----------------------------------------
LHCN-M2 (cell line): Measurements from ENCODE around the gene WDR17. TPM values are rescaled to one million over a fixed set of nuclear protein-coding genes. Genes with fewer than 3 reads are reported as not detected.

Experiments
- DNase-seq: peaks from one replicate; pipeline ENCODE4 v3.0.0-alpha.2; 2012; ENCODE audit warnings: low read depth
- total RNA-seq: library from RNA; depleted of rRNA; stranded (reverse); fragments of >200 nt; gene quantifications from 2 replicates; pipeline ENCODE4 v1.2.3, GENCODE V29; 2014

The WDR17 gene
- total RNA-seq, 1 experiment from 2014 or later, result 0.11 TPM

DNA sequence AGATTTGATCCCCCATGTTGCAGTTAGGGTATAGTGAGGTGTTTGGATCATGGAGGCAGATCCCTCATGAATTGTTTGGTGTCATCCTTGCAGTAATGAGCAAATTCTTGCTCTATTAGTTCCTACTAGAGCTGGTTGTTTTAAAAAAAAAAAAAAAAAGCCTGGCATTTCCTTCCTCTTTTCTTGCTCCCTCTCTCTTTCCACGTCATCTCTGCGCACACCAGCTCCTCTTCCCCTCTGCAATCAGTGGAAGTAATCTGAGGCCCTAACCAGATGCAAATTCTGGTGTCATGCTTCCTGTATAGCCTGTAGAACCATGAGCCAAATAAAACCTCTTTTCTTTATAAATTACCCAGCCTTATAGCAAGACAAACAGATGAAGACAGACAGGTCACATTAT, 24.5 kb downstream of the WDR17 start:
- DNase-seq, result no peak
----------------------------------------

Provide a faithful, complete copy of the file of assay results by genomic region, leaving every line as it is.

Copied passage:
LHCN-M2 (cell line): Measurements from ENCODE around the gene WDR17. TPM values are rescaled to one million over a fixed set of nuclear protein-coding genes. Genes with fewer than 3 reads are reported as not detected.

Experiments
- DNase-seq: peaks from one replicate; pipeline ENCODE4 v3.0.0-alpha.2; 2012; ENCODE audit warnings: low read depth
- total RNA-seq: library from RNA; depleted of rRNA; stranded (reverse); fragments of >200 nt; gene quantifications from 2 replicates; pipeline ENCODE4 v1.2.3, GENCODE V29; 2014

The WDR17 gene
- total RNA-seq, 1 experiment from 2014 or later, result 0.11 TPM

DNA sequence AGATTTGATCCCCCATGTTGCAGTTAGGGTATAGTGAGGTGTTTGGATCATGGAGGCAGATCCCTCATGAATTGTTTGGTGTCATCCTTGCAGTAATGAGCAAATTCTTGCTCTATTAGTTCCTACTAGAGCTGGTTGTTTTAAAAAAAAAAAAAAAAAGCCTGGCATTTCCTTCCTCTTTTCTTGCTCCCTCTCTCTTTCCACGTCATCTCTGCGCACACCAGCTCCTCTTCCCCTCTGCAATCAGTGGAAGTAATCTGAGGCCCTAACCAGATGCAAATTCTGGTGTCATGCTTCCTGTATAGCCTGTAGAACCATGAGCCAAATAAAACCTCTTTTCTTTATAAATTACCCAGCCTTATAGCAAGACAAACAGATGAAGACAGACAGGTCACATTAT, 24.5 kb downstream of the WDR17 start:
- DNase-seq, result no peak